You Should Try Imprint’s 15-Minute Happiness Course

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It comes courtesy of Imprint, one of our favorite education apps

A kid running through a field with an arts and crafts jetpack on his back.

“The Science of Happiness” covers some serious topics, but in the end it’ll leave you looking at the world refreshed and anew.

Imprint does not mess around.

The education app, currently ranked #74 in that section of the App Store (so it’s popular, but by no means ubiquitous), offers daily reads, distillations of buzzy non-fiction and access to one-week courses with highly-regarded professors on topics like history, wellness and leadership.

It’s a real treasure trove, but as the software developers over at Polywise, Inc. are wary of users downloading the app and then forgetting about it forever, there’s some accountability baked into the app.

I’m currently “auditing” a daily, 15-minute course on happiness, taught by Dr. Jason Mitchell, a professor of psychology at Harvard University. Once I complete the day’s lesson, I have to choose a time to reconvene the next day, for the next unit. I’ve been going with 8:15 a.m. If I miss the engagement, I get locked out of the course.

Something I’ve noticed just a few days in: I have no intention of missing the next lesson. I’m actually looking forward to it.

My own experience echoes a review I read online about the Imprint app, which, while doting (and potentially cycled to the top, in order to encourage downloads), I actually found quite accurate:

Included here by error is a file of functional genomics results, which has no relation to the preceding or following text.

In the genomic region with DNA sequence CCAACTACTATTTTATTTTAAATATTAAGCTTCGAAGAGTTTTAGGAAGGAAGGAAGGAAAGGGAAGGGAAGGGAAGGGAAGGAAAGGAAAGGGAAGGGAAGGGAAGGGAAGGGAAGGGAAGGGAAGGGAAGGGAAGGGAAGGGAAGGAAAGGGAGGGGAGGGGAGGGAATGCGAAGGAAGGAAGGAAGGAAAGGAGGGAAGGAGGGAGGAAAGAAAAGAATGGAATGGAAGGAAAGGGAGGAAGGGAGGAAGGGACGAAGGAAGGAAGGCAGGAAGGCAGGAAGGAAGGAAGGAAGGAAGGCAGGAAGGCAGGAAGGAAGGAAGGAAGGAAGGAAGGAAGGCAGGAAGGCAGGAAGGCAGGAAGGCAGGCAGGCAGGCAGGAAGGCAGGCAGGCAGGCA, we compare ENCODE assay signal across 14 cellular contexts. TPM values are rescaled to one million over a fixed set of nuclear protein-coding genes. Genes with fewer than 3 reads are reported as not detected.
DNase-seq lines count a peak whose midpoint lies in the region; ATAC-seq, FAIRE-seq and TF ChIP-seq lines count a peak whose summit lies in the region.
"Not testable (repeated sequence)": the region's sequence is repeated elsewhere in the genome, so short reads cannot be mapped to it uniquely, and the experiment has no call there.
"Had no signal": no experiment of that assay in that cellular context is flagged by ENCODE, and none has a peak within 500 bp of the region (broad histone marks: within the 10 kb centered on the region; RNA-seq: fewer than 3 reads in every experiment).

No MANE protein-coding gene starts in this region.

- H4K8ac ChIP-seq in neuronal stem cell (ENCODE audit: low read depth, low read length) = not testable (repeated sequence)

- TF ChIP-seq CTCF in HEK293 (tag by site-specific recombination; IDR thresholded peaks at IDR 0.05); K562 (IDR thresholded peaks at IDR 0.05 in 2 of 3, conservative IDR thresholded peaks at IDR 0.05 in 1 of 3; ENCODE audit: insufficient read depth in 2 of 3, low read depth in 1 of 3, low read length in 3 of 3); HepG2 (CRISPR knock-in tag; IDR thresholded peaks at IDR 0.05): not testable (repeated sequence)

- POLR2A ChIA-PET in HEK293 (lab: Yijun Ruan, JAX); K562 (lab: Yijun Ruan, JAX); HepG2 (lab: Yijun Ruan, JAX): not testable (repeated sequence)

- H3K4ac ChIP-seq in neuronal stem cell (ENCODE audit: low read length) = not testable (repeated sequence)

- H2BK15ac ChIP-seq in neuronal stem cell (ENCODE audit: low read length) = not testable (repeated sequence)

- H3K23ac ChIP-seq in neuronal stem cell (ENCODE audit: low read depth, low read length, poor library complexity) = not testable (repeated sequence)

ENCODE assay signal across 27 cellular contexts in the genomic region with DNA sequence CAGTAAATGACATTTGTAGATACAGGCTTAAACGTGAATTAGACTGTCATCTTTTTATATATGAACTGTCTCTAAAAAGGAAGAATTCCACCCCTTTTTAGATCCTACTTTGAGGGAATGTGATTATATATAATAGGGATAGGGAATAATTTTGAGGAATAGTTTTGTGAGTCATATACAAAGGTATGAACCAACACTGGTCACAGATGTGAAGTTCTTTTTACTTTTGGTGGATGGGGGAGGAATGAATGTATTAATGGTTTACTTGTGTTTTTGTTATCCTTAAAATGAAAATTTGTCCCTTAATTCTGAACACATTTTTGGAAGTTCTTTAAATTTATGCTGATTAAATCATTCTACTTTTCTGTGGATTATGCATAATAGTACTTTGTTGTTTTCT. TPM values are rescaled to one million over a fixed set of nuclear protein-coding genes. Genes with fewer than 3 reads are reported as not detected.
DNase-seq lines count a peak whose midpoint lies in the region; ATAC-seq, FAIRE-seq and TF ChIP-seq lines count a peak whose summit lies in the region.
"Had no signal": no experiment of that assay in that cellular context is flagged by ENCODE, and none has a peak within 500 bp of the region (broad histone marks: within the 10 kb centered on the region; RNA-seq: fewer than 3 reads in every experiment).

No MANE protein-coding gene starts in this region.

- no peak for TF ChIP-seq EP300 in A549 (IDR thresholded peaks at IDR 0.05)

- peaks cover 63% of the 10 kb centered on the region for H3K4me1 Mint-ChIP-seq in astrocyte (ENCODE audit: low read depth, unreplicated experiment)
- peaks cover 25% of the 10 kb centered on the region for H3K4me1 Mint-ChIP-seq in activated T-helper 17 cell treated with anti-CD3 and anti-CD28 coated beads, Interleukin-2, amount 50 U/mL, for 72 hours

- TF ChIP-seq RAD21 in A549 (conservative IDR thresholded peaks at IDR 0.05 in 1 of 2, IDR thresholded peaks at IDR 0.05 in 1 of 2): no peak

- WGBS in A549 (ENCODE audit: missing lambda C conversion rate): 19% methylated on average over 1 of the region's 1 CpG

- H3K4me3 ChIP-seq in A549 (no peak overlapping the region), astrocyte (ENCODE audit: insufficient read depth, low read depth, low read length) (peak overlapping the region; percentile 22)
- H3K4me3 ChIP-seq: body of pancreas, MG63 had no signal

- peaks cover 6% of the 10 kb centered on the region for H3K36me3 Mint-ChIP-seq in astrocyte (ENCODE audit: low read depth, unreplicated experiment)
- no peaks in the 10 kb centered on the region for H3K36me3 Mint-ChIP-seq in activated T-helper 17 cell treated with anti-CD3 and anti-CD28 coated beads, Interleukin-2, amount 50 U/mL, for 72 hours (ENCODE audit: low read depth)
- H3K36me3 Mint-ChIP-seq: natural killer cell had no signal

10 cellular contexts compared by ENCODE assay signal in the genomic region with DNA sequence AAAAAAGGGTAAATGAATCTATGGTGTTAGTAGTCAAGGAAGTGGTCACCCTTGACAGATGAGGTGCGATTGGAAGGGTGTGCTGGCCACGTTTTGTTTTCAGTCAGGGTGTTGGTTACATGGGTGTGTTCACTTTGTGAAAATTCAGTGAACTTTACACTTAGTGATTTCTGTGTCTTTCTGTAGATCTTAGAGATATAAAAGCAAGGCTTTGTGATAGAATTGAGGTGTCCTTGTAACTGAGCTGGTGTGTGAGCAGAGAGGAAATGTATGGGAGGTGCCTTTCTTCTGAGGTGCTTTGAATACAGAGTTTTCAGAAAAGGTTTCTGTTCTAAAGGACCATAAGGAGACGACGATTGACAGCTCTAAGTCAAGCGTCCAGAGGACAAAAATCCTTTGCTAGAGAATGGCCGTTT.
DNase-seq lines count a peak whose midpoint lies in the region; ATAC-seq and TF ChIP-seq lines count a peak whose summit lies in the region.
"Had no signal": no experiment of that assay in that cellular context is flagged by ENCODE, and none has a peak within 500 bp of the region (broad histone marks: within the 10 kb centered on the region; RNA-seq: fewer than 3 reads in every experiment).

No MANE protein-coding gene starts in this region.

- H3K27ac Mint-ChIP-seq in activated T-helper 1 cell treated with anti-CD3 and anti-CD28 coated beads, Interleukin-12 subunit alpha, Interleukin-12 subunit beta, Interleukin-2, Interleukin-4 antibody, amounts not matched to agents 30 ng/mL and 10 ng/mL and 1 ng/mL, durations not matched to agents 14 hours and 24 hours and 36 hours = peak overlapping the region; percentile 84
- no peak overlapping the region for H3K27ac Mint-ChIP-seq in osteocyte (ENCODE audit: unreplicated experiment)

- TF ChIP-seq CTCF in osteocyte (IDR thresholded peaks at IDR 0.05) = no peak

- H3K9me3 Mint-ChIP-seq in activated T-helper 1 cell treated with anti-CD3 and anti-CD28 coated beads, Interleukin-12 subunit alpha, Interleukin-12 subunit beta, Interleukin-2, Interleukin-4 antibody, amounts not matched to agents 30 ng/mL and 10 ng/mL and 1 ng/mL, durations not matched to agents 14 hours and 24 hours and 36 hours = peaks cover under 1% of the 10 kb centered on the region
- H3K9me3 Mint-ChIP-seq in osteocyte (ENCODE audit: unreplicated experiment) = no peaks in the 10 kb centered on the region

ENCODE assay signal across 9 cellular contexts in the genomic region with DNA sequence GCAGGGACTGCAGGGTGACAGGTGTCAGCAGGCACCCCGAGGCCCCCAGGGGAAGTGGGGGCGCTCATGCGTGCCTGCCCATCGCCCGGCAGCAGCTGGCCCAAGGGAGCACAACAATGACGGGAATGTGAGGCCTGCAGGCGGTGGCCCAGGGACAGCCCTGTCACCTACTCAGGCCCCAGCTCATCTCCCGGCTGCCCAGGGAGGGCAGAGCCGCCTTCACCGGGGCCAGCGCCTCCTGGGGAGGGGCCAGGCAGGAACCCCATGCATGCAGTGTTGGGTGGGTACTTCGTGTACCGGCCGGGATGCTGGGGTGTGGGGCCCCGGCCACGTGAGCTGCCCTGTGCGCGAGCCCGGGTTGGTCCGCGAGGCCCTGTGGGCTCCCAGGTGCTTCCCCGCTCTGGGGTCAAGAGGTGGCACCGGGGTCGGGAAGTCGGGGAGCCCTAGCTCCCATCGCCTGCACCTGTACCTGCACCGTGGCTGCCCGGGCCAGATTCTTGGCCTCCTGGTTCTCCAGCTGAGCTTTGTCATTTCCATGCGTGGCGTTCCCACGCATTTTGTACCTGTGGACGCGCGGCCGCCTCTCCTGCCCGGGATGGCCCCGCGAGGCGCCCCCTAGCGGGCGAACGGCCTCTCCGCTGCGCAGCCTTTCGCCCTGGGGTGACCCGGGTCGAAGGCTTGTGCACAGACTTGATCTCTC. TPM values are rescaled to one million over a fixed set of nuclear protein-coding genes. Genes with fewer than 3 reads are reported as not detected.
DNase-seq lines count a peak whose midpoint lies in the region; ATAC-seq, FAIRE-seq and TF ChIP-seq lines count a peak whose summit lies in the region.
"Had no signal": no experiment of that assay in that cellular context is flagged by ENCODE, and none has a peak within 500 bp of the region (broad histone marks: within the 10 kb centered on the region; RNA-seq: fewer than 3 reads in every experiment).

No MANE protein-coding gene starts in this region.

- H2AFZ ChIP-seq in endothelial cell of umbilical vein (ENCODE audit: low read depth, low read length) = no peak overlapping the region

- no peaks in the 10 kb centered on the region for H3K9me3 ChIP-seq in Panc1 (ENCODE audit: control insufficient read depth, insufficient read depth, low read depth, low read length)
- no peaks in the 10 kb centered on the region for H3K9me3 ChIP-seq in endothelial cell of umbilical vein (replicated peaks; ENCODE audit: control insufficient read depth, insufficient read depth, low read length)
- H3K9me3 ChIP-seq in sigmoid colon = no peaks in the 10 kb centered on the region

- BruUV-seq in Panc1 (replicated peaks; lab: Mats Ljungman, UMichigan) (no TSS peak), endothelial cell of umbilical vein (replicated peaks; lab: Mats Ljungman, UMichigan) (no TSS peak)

“The content is first-rate, the visuals and storyboarding work well for my ADHD self, the format is intuitive, the layout clean, the quizzes incredibly helpful, and like one review said… this has replaced my doom-scrolling of social media with valuable learning and growth. I crave this app.”

Key word there? “Crave.” I feel the same way. While social media generally leaves me feeling down, as a result of either what I read or watched (or how I feel about the fact that I spent so much time reading and watching), spending time on Imprint, or Duolingo, or DailyArt, or NYT Games, leaves me feeling energized and accomplished. I like chasing that feeling. Over time, it reorients your relationship to your smartphone. You don’t have to “hate” your phone, or stuff it in a drawer for hours on end, if the 15-minute spurts you spend on it here and there make you happy.

It’s a meta affair, of course, when you’re sitting there learning about the very nature of happiness. Though Jason Mitchell’s daily course (which lasts for seven days) does compel you to interrogate cognitive distortions, reframe negative thought patterns and spend time emptying your mind…none of which is comfortable or easy.

I’m not going to spoil the course, titled “The Science of Happiness,” but suffice to say, it provides a psychological framework for learning to prioritize and prize one’s self-worth, mindfulness and emotional intelligence. And, it bears mentioning, the graphics along the way are delightful.

Check out the app here, if so inclined. Just don’t miss your lesson! You’ll be happy you showed up, trust us.

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